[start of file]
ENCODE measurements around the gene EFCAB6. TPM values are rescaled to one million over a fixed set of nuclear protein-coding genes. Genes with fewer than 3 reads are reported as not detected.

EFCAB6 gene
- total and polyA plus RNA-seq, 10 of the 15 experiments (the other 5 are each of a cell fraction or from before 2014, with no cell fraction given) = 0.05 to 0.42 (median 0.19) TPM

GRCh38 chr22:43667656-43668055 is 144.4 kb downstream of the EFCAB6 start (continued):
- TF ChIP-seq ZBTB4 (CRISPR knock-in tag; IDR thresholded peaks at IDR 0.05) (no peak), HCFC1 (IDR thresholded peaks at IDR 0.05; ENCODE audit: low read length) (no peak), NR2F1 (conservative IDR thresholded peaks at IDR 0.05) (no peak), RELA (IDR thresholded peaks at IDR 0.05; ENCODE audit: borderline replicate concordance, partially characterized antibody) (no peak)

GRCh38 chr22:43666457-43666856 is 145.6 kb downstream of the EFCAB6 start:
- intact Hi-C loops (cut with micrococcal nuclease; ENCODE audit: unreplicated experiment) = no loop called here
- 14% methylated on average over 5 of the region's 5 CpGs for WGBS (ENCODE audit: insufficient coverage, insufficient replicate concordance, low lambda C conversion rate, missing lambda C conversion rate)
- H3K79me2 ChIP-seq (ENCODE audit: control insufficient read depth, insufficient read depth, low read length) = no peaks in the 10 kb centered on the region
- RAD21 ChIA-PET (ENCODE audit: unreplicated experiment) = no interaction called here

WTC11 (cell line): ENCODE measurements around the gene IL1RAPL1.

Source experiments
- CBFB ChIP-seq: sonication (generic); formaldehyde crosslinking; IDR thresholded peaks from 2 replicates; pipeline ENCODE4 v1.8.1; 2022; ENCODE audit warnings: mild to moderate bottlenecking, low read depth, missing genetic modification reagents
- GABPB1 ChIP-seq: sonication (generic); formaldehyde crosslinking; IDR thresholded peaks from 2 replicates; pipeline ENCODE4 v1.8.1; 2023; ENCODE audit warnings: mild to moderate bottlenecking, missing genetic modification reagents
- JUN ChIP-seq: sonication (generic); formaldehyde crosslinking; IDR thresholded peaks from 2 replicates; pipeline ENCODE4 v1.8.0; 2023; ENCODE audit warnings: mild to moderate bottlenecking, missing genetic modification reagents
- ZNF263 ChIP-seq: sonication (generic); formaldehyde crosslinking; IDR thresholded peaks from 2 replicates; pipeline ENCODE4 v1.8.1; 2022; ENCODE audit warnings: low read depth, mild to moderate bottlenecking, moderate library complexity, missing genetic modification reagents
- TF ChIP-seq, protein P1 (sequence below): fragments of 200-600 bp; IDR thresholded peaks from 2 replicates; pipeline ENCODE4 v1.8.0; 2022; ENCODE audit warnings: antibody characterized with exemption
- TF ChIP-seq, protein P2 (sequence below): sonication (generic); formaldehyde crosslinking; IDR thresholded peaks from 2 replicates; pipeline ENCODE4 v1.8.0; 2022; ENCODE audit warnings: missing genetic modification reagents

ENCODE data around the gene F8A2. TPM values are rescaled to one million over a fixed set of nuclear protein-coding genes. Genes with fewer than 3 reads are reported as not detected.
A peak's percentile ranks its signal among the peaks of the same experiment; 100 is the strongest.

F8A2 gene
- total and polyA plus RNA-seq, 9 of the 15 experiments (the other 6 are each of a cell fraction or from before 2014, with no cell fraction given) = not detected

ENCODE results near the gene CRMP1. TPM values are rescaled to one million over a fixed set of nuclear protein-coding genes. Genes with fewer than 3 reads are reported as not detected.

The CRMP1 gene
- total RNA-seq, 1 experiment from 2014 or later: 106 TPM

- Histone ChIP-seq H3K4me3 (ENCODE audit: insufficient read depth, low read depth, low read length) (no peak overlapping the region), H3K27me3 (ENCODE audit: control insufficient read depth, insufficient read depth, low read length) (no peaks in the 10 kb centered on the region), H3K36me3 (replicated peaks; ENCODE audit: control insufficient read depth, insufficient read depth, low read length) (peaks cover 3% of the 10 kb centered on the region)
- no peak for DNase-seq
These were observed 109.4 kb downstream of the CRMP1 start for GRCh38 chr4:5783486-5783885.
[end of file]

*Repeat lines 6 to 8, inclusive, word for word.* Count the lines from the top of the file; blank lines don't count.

GRCh38 chr22:43666457-43666856 is 145.6 kb downstream of the EFCAB6 start:
- intact Hi-C loops (cut with micrococcal nuclease; ENCODE audit: unreplicated experiment) = no loop called here
- 14% methylated on average over 5 of the region's 5 CpGs for WGBS (ENCODE audit: insufficient coverage, insufficient replicate concordance, low lambda C conversion rate, missing lambda C conversion rate)